For this test, we will be focusing on some of the more popular browsers available on the PC. As more of them consolidate around Chromium, we figured it was a good chance to look at how each browser performs, as well as look at the outgoing Microsoft Edge and even Internet Explorer to see if Microsoft has had to sacrifice performance during this transition.
Read the full article here:While there was no decisive winner in any category, there were trends in the data worth covering. First, the performance of all modern browsers is similar enough that choosing a browser based only on performance is not necessary. It should be features that drive usage, and it seems like we are close enough on performance to see that happen. Of the Chromium-based browsers, somewhat surprisingly Google Chrome was not the winner here, at least with the versions tested. Microsoft has made the best of their move to a new browser engine, outperforming both Chrome and Opera by a small margin in all tests. The differences were not massive, but they were there consistently. Mozilla Firefox was able to hold its own as well, scoring a few wins, and almost obtaining the same HTML5 score as well.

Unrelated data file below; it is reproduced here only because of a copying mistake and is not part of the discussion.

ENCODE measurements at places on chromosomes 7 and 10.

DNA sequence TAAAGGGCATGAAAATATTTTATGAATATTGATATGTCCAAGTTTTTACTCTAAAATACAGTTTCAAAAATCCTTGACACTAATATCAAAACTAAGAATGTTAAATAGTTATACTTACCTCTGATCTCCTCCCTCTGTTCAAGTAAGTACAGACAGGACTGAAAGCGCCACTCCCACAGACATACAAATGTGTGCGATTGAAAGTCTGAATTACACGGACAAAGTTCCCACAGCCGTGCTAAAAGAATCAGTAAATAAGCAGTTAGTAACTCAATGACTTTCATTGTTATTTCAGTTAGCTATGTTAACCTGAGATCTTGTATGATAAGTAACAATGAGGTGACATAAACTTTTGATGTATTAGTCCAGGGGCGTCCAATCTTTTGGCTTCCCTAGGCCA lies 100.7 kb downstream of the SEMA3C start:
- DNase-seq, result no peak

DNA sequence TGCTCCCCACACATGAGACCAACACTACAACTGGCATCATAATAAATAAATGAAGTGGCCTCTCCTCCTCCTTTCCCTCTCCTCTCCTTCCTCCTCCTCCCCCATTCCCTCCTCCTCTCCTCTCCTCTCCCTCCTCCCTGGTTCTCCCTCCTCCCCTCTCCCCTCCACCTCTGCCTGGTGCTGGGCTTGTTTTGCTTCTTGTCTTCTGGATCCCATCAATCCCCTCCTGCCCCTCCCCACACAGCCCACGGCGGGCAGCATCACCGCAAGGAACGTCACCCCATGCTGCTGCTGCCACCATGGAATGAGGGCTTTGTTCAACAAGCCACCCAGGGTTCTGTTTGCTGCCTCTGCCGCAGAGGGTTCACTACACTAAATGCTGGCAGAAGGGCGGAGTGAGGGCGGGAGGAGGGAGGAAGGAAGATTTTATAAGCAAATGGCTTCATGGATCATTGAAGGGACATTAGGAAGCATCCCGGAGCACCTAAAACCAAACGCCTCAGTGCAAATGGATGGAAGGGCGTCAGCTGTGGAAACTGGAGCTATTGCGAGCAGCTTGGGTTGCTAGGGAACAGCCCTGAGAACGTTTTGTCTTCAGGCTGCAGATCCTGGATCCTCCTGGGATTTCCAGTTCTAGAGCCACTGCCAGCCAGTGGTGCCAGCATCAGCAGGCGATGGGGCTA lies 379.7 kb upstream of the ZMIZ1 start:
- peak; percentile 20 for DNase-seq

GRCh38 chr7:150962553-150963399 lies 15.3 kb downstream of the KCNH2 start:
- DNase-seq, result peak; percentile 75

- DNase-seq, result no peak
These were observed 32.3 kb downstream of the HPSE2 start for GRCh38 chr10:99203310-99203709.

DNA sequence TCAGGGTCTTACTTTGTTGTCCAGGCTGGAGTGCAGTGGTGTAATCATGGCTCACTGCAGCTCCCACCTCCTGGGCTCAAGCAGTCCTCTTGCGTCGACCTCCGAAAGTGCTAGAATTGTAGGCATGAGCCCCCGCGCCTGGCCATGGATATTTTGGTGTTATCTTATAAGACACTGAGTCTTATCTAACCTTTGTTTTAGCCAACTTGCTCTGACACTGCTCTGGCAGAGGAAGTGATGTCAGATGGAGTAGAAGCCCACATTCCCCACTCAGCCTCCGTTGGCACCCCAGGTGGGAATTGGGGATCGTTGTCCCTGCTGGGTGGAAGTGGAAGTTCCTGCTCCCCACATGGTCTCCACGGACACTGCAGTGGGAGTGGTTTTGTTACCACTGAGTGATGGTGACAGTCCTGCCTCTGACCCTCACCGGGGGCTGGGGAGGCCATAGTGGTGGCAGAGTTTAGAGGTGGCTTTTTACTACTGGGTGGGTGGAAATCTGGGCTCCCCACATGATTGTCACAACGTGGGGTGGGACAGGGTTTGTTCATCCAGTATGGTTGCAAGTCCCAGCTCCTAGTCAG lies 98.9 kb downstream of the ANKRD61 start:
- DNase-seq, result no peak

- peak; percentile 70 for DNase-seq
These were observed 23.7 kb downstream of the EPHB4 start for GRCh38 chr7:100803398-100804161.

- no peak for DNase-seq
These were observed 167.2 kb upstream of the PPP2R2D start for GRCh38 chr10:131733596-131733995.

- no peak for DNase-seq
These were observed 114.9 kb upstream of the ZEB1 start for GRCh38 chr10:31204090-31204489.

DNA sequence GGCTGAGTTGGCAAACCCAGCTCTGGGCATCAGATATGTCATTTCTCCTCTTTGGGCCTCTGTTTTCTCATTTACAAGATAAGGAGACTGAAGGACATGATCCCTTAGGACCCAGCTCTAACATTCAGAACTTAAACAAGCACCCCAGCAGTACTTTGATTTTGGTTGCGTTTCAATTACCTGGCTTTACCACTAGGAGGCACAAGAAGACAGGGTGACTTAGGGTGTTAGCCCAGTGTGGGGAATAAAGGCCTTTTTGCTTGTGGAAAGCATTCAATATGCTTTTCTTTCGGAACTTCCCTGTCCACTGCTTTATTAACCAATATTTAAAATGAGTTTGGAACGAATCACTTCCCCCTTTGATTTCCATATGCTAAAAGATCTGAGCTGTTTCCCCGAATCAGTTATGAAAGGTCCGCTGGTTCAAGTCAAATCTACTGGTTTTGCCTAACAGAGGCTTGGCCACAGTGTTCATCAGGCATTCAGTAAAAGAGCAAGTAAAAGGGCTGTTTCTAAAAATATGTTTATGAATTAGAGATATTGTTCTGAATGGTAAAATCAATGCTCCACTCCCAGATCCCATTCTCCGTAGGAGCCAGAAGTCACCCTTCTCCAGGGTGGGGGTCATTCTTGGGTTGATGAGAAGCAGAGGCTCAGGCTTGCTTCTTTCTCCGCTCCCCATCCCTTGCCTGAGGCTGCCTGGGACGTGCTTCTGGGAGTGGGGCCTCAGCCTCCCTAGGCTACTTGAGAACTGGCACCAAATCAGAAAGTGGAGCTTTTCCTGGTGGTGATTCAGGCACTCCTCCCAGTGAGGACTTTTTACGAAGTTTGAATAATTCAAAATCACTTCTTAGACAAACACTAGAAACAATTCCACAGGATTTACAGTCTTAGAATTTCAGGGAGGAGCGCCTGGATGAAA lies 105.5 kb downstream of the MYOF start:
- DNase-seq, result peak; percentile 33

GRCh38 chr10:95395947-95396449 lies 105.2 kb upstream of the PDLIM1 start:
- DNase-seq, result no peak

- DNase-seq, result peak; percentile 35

On the battery life side, it is clear that Microsoft did give up its advantage there, with classic Edge easily outclassing the field, but with low usage, and issues with website compatibility mostly stemming from the low usage, Microsoft will have to continue their efforts, but this time those efforts will be shared among all of the Chromium browsers. In our testing, Chromium Edge, as it did on the performance side, slightly outperformed Chrome and Opera. Firefox was not quite as competitive, but not so far from the rest that it would likely sway someone to use another browser over Firefox if that is already their preference, unless they really need that extra runtime.
It may seem a bit anti-climactic to say that all the browsers tested performed well, but that was the case. Choosing a browser based purely on performance is not necessary at the moment, as no single browser easily out-muscles its competitors. One of the big questions was in regards to Microsoft’s move from EdgeHTML to Blink, but it is definitely a win in terms of browser compatibility, and even if it did result in a net-loss of power savings, having a power efficient browser you can not use on your favorite website helps no one. Chromium Edge has been in alpha and beta versions for some time, and Microsoft started making it available as a released version earlier this year. The new Edge is great and should only get better. Whether it puts a dent in Google’s dominance is something only time will tell.